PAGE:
Motive known in Quesada assault case
"We have a motive for the crime," Hillsborough County Attorney Patricia M. LaFrance said Friday.
LaFrance would not reveal the motive for the attack on Dr. Eduardo Quesada, 52, and his wife, Sonia, 29, last Nov. 24. Nor would she say if this means police determined whether the intruder targeted the upscale house or chose it at random.
"I'm not going to comment at this time whether it was random or not," she added.
In addition, recently-released preliminary autopsy results confirm Sonia Quesada's death inside her mother-in-law's Bedford condominium six weeks after the home invasion was not a homicide, LaFrance said.
The couple moved into the 49 Kensington Lane unit after the home invasion. Police were called to the private, over-55 community to check on the couple's welfare Jan. 7. Inside they found Dr. Quesada unconscious, his wife dead, and a pile of prescription drugs nearby.
LaFrance would not comment on whether autopsy results show Sonia Quesada committed suicide.
Once she receives the "full medical report" from the state Medical Examiner's office, LaFrance said she and Bedford Police Chief John J. Bryfonski will meet with the family to discuss the results.
"I don't have anything in writing from them yet," she explained. "As soon as we do, we probably will make some type of press release available."
LaFrance also would not comment on whether the crime had anything to do with Dr. Quesada's work as an anesthesiologist at the Pain Management Center at Elliot Hospital and Amoskeag Anesthesia PLLC in Manchester.
Investigators insist the Jan. 7 incident at 49 Kensington Lane is completely unrelated to the Nov. 24 violent home invasion that took place at the couple's 7 Proclamation Court home.
Authorities noted the couple's Proclamation Court home was broken into while there were no signs of forced entry at the Kensington Lane condominium and no visible signs of trauma to either spouse. They are investigating the Jan. 7 incident as "an untimely death" of Sonia Quesada, she explained.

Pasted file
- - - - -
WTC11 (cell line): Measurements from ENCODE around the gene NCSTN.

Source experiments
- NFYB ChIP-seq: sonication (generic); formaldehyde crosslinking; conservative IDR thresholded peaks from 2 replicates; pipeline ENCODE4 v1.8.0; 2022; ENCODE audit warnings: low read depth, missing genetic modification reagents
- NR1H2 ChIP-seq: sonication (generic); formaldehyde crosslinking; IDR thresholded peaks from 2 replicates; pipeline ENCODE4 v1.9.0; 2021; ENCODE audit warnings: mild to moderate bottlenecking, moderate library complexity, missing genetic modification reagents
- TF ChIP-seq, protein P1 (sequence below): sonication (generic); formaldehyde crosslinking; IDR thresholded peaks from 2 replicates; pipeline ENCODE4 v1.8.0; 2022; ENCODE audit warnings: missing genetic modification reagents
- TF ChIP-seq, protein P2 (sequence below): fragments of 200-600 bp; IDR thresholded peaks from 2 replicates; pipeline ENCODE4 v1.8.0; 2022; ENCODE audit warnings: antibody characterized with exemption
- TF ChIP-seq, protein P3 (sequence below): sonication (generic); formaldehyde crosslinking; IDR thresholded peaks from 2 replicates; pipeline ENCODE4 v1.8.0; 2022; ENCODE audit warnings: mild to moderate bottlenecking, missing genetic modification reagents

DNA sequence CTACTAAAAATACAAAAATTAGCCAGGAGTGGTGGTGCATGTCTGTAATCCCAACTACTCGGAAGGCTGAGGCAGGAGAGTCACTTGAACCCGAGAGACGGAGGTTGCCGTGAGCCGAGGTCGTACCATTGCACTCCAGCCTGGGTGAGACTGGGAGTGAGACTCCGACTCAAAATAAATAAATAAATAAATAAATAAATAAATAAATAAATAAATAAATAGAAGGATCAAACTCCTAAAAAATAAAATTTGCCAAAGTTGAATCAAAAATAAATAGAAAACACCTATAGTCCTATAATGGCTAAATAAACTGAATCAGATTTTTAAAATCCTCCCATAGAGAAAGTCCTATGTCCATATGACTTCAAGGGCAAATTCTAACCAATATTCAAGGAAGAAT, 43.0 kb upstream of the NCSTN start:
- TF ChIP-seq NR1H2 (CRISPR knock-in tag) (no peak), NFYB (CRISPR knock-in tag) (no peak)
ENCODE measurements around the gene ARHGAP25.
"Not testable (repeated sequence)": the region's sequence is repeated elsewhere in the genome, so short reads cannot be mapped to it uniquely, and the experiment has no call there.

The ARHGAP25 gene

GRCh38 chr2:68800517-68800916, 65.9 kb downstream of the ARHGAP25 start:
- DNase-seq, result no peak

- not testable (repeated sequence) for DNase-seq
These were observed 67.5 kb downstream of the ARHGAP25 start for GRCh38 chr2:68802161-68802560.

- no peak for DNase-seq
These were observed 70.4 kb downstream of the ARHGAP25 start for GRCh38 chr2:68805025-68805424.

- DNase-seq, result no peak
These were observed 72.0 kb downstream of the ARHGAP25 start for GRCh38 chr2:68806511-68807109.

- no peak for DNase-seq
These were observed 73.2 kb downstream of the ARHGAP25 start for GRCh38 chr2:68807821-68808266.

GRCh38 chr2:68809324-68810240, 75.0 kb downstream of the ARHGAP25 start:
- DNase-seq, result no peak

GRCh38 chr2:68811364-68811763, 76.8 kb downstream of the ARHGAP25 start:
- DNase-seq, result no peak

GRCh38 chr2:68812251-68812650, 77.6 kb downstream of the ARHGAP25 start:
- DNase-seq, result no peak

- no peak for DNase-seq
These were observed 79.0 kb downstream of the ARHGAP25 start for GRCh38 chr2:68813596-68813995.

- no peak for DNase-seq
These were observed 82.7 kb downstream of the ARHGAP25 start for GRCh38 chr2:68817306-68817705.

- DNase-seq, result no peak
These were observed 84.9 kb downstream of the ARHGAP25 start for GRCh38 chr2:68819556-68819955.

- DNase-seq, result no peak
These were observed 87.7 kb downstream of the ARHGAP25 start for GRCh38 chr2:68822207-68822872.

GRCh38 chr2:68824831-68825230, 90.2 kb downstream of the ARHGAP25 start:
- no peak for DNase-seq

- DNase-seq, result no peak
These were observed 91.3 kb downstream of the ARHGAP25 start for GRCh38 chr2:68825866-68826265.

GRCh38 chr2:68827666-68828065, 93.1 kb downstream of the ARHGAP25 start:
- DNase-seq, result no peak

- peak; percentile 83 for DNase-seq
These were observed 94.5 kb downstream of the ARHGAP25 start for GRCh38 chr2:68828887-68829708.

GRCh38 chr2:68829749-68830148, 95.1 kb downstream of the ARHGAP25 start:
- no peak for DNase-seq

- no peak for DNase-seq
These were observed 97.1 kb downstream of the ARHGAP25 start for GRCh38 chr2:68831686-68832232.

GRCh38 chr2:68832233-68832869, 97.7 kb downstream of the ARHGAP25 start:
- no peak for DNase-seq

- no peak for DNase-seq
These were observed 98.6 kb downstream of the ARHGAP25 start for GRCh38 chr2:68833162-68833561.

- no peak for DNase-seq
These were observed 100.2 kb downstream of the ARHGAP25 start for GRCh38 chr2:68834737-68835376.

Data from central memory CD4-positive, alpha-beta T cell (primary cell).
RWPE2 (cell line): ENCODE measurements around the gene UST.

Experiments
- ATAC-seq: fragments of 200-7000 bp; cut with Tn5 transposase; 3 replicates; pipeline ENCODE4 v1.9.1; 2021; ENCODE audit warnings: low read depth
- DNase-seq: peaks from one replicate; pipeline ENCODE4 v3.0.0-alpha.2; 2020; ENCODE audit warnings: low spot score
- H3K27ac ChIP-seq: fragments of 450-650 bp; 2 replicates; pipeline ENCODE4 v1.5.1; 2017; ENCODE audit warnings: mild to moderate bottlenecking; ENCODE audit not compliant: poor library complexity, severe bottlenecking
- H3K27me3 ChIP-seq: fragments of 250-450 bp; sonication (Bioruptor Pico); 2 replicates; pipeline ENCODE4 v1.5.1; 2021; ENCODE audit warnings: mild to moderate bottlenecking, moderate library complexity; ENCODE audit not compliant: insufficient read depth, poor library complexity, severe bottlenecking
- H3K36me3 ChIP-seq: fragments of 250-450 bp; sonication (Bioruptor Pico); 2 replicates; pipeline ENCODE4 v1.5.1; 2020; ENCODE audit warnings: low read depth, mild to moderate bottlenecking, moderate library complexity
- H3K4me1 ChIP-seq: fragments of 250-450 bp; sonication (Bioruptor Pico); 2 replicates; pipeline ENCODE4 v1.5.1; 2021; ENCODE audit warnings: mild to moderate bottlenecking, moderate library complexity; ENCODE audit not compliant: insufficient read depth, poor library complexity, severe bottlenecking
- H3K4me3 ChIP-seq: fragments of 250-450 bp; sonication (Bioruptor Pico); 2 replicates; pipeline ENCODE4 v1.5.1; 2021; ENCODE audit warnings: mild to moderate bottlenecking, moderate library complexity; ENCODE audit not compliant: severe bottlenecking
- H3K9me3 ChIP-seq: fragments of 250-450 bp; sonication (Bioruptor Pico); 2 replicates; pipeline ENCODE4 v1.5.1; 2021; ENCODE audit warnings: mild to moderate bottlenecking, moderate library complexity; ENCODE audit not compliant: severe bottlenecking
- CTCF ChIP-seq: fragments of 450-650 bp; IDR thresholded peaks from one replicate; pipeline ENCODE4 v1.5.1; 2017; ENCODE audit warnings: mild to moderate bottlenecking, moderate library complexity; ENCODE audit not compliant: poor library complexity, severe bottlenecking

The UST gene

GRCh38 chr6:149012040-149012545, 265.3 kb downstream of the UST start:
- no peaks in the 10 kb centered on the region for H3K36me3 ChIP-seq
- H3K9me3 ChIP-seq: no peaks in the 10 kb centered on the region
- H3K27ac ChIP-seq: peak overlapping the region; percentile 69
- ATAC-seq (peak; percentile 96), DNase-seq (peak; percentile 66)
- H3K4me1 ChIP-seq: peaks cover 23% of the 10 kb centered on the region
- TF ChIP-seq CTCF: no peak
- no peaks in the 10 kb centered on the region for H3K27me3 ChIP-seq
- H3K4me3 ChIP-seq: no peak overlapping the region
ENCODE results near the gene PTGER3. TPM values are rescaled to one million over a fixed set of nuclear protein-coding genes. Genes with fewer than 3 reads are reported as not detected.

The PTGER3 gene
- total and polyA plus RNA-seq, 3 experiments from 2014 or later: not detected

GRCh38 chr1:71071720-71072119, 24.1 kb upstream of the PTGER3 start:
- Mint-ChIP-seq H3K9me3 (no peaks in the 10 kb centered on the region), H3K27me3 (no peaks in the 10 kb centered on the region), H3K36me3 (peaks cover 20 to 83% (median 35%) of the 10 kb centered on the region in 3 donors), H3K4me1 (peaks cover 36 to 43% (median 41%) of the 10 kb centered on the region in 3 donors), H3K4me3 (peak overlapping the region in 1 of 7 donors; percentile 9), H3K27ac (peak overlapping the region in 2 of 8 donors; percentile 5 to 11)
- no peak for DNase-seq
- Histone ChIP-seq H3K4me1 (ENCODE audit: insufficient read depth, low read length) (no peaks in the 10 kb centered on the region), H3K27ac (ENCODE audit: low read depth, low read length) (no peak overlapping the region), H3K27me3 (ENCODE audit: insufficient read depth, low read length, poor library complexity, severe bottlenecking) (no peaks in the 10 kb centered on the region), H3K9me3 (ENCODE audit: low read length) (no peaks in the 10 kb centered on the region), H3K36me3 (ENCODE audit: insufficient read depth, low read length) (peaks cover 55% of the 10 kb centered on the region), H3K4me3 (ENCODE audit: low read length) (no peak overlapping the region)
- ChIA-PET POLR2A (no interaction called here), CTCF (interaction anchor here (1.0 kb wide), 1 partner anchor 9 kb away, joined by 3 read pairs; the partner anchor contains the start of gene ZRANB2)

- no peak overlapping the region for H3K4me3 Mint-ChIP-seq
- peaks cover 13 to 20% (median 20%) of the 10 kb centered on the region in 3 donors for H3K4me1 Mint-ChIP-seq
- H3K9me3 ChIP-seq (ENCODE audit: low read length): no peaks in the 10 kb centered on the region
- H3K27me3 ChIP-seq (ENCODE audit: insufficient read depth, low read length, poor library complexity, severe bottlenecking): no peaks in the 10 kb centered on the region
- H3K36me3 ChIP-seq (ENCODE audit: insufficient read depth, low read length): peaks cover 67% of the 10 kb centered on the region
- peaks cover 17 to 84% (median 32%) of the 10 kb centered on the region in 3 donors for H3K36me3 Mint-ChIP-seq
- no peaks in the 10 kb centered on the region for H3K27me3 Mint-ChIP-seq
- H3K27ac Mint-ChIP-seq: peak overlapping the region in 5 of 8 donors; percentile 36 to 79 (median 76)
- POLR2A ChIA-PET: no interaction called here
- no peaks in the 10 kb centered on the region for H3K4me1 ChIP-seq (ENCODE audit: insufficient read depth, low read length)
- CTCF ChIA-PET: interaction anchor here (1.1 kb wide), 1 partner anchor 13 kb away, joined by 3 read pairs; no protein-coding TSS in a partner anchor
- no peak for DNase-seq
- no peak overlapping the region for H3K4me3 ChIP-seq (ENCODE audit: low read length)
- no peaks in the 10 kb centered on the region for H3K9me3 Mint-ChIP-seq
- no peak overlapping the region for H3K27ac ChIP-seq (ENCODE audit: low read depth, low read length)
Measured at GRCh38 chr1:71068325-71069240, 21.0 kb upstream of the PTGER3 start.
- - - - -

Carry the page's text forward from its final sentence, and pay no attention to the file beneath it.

It's been 4 1/2 months since Dr. Quesada and his wife came home about 10 p.m. to find an intruder in their home. Both were severely wounded in the attack and had to be hospitalized. Their 2-year-old daughter also was home, but was not hurt. She remains with relatives.
"I can't comment on the specifics of the investigation other than to say we are making progress and continue to make progress," LaFrance said.
She would not say if authorities have any suspects or developed any "persons of interest" in the Nov. 24 home invasion. She also would not say whether an arrest is imminent.
"When, and if, we make an arrest, we will hold a press conference," LaFrance said.
Reactions from Bedford residents interviewed Friday ranged from disappointment the public was not kept better informed to allegations of a cover up.
"I'm worried about it. They (police) told us to lock our doors and they haven't told us to unlock our doors. So I'm not really sure they are making progress," said one woman who refused to give her name "because I'm a widow and I live alone."
She said she wished police would be more forthcoming about some details about the crime.
"I would like to know if they (Quesadas) were targeted because if I am not involved in any illegal activities, should I still be concerned?" she added.
"It's one of the reasons we live here. To be safe. And I don't feel that way anymore," the woman said.
Nicole Forrest, 27, agreed police should at least tell residents whether the home invasion was random.
"I think we deserve to know," said the Bedford native who grew up in town and whose family still lives here. "I think we should know if we need to be alert to this type of thing...and if this is going to keep happening,"
Another resident said "fishy comes to mind" when he thinks about the crime and police investigation. Another woman, noting speculation about the crime is rampant, said "I think it was a break-in that was designed not to look like a break in." Neither would give their names.
LaFrance said authorities have been particularly "tight-lipped" in this case because it has received so much media attention.
"If we do an investigation and any of those details leak out about the progress we are making or the specifics of the crime, it could jeopardize the investigation," she explained.